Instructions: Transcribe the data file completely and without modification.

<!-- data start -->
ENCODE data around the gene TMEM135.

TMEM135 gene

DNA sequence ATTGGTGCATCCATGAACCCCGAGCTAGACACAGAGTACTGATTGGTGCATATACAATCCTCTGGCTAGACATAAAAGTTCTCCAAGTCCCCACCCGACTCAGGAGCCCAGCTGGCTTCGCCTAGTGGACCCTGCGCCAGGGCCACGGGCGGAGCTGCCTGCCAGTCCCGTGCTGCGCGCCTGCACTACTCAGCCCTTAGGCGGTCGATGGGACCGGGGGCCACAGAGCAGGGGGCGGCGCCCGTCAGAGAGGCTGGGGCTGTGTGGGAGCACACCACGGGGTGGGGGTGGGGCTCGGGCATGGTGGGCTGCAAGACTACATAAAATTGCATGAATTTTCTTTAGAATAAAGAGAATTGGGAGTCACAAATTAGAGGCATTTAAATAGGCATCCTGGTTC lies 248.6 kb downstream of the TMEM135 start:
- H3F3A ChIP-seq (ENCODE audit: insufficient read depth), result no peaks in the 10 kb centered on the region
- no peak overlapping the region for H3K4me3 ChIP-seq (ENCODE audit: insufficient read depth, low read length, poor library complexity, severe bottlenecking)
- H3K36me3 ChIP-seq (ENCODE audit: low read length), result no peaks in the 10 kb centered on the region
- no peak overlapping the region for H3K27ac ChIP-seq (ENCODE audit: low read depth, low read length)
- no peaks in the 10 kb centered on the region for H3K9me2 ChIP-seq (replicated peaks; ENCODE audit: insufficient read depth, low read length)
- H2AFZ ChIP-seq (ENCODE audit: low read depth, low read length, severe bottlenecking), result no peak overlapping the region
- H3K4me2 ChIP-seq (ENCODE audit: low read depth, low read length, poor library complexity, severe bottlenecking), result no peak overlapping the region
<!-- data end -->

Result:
ENCODE data around the gene TMEM135.

TMEM135 gene

DNA sequence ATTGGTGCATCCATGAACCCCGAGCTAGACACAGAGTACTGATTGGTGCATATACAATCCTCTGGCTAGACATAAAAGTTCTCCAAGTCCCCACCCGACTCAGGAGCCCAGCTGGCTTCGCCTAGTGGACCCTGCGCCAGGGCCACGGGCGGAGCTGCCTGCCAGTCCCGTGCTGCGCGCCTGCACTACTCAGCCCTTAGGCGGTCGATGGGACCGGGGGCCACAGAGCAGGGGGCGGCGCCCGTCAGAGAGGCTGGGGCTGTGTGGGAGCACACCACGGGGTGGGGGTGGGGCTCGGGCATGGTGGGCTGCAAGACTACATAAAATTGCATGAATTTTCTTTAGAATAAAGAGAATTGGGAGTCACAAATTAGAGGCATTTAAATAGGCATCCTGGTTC lies 248.6 kb downstream of the TMEM135 start:
- H3F3A ChIP-seq (ENCODE audit: insufficient read depth), result no peaks in the 10 kb centered on the region
- no peak overlapping the region for H3K4me3 ChIP-seq (ENCODE audit: insufficient read depth, low read length, poor library complexity, severe bottlenecking)
- H3K36me3 ChIP-seq (ENCODE audit: low read length), result no peaks in the 10 kb centered on the region
- no peak overlapping the region for H3K27ac ChIP-seq (ENCODE audit: low read depth, low read length)
- no peaks in the 10 kb centered on the region for H3K9me2 ChIP-seq (replicated peaks; ENCODE audit: insufficient read depth, low read length)
- H2AFZ ChIP-seq (ENCODE audit: low read depth, low read length, severe bottlenecking), result no peak overlapping the region
- H3K4me2 ChIP-seq (ENCODE audit: low read depth, low read length, poor library complexity, severe bottlenecking), result no peak overlapping the region